May 11th, 2010
- Bretton Woods (see Wikipedia)
- Gold: The Next, Last Bubble
Money is anything that is generally accepted as payment for goods and services and repayment of debts. The main functions of money are distinguished as: a medium of exchange, a unit of account, a store of value, and occasionally, a standard of deferred payment. Fiat money is without intrinsic use and derives its value by being declared by its issuer (country, group of countries like the EU) to be legal tender. In other words, it must be accepted as a form of payment within the boundaries of the country, for all debts, public and private.
The financial crises in the EU and our own staggering and still escalating national debt underscores that the world’s spending and obligations has outgrown it’s ability to pay. Inflation is coming and there isn’t any way around it. The policies that pulled us out of the recent economic crash put trillions of new dollars into circulation. That makes all of our existing dollars worth less… but it increases the value gold and silver. In other words, currency is being devalued around the world-even in China.
The rise in the price of gold didn’t start last month or last year. It really started to run (see chart above) about the same time as the US deficit started to balloon due to the recession following the DotCom Bubble Crash and 9/11. Rather than slowing down, the worldwide financial crises and recessions could accelerate the rise. Consequently, gold now has characteristics similar to the objects of earlier bubbles with two exceptions: its demand is worldwide and governments could stop it by agreeing to fix currency exchange rates fixed to gold.
Until that happens (it may come at any time), the price of gold will probably act the same as did for beanie babies, tulips, tech stocks or stocks in companies that promise to develop mines on Mars and the moon (ala, South Seas Company stock).
Were you a Beanie Baby collector? People would search near and wide for their next Beanie Baby, they’d pay ridiculously high prices on Ebay for the most recently issued doll or the one they were missing in their collection. Websites sprung up listing “market prices” of different dolls; exchanges were even created. Was that fad much different than a kids’ versions of Tulipmania in 1635 or the South Seas Bubble of 1720 in England or the DotCom Bubble of the 1990’s and the Real Estate Bubble of the last decade?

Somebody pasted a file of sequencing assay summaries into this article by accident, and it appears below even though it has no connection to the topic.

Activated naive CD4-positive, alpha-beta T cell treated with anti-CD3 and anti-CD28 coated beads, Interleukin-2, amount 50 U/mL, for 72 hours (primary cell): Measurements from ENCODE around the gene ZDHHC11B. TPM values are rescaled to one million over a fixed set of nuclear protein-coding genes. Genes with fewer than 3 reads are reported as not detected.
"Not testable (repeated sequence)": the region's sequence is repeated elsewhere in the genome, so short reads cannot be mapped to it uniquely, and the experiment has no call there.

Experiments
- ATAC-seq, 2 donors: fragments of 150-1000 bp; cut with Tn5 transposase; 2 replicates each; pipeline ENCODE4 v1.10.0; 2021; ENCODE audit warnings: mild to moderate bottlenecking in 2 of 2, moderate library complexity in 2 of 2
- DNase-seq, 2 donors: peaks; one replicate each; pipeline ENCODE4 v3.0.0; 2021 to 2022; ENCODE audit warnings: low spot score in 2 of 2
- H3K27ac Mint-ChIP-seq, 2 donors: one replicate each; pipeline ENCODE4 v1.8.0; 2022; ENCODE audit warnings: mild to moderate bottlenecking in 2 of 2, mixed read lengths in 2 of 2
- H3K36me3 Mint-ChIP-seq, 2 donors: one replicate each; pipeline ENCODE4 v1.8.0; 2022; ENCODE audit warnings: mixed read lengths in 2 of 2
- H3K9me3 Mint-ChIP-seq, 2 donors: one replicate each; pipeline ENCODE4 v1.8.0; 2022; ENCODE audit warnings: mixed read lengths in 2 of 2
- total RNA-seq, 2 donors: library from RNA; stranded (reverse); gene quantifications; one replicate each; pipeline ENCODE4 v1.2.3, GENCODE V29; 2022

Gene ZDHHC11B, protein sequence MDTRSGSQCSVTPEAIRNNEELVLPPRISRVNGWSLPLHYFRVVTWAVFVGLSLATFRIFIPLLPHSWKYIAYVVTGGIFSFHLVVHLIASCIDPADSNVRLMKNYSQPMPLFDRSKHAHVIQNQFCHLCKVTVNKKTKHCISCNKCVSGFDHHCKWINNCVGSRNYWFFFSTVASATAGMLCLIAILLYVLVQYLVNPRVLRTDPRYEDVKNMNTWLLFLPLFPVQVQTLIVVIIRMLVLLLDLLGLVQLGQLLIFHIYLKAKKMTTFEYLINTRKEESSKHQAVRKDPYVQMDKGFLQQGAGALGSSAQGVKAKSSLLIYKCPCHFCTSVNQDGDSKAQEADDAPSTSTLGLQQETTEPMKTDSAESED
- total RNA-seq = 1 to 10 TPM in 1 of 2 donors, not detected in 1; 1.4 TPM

Bubbles usually involve assets whose value is subjective and difficult to evaluate or measure. Often these are collectibles or other forms of assets don’t serve a productive societal purpose or generate any form of income. Buyers who, for reason known only to them, rationalize a value that’s exuberantly higher than the asset’s current market price. Since the asset generates no income on its own, these buyers bid up the price and acquire it in the hopes of selling it sometime in the future at a higher price, hence the term “greater fool theory”.
“These individuals will continue to purchase regardless of market levels, considering only the willingness of other individuals in the market to pay higher prices. At this point the bubble inflates itself, because a growing portion of the market is self-referencing, making decisions while looking inward…..euphoric levels of valuation are validated by the market, and intelligence is measured only by profits, not reasoning and judgment.” Financial Genius Before the Fall by Jacob Freifeld 1996
With World War II was still raging in 1944, all 44 of the Allied nations gathered in Bretton Woods, N.H. to establish a system of rules, institutions, and procedures to regulate the international monetary system (and create the IMF). The chief features of the Bretton Woods system were an obligation for each country to adopt a monetary policy that maintained the exchange rate of its currency within a fixed value—plus or minus one percent—in terms of gold; the IMF was to bridge temporary imbalances of payments.
As the costs of the Vietnam War and increased domestic spending accelerated inflation, the U.S. ran balance of payments deficit and trade deficits for the first time in the 20th century. In 1970, because of foreign governments’ redeeming their dollar holdings into gold, our gold coverages paper dollars declined 33 percentage points, from 55% to 22%. Fearing a devaluation, Germany left the Bretton Woods standard forcing the $US to a 7.5% devaluation relative to the Deutsche mark.
In an attempt to prevent further devaluations, President Nixon unilaterally ended the direct convertibility of the United States dollar to gold and thereby essentially ending the Bretton Woods system and resulting inflation and wage price controls here.
Since 1971, gold’s value in $US has increased from a low of $63 to today’s high of 1219.90 (from GoldPrice.org)
Note: Subscribers to Instant Alerts saw me starting to add precious metals stocks and ETFs to my portfolio back in April.